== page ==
With Xamarin, you can share some common code between Android and iOS projects if you structure it in a certain way. One technique that is commonly used to share code is to use the SQLite.NET ORM with SQLite rather than using Core Data or other device specific data access API's. Xamarin themselves have used this for an application which they've open sourced as example code: MWC 2012
In that application, they create a subclass of SQLiteConnection with a static constructor that initialises a static variable to hold a reference to itself, as a kind of singleton. I followed this pattern in my code, however I've since discovered that this is perhaps not the best approach in all circumstances.
My application makes use of the Task Parallel Library to do some web service calls and subsequent database updates on a background thread. Much like the MWC sample I wrapped my calls to the database with a lock so that multiple threads won't update the database at once, and the application appeared to work correctly. However at various stages during my testing I came across seemingly random crashes, where the application which had been working fine would crash out of the blue with an error similar to the following:
mono-rt: Stacktrace:mono-rt: at <0xffffffff>0xffffffff>mono-rt: at (wrapper managed-to-native) SQLite.SQLite3.Prepare2 (intptr,string,int,intptr&,intptr)mono-rt: at SQLite.SQLite3.Prepare2 (intptr,string)mono-rt: at SQLite.SQLiteCommand.Prepare ()mono-rt: at SQLite.SQLiteCommand.ExecuteNonQuery ()mono-rt: at SQLite.SQLiteConnection.Execute (string,object)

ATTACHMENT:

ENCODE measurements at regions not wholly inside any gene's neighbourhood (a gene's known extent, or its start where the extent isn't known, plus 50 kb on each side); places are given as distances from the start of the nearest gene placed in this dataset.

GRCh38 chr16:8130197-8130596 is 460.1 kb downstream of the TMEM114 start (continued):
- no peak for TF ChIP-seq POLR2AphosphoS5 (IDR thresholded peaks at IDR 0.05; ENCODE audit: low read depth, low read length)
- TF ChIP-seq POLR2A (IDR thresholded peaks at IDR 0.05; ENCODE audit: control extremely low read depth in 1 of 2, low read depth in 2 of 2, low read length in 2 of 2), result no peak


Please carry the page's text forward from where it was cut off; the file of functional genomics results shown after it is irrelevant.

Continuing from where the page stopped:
This isn't particularly helpful and originally made me worried that perhaps the SQLite.NET ORM wasn't stable. However after some more research I've discovered that others were having the same problem and that they believed it was caused by the SQLite connection being accessed on different threads, even if it's not at the same time. When you think about it, of course this is an issue - the subclass of SQLiteConnection shouldn't be a singleton, it's a connection similar to those seen in ADO.NET and should be thread specific and closed when not needed. I believe the MWC application musn't have ran into this issue as they were only doing updates to the database on certain threads, not leaving it up to the Task Parallel Library.
So now, instead of having a singleton in my SQLite Connection, I'm using it in the IDisposable fashion it is designed to be used so that a connection is opened and closed with each query.
using (var db = MyDatabse.NewConnection())I've since stopped having the random application crashes. Hopefully this helps someone out who is having the same issue.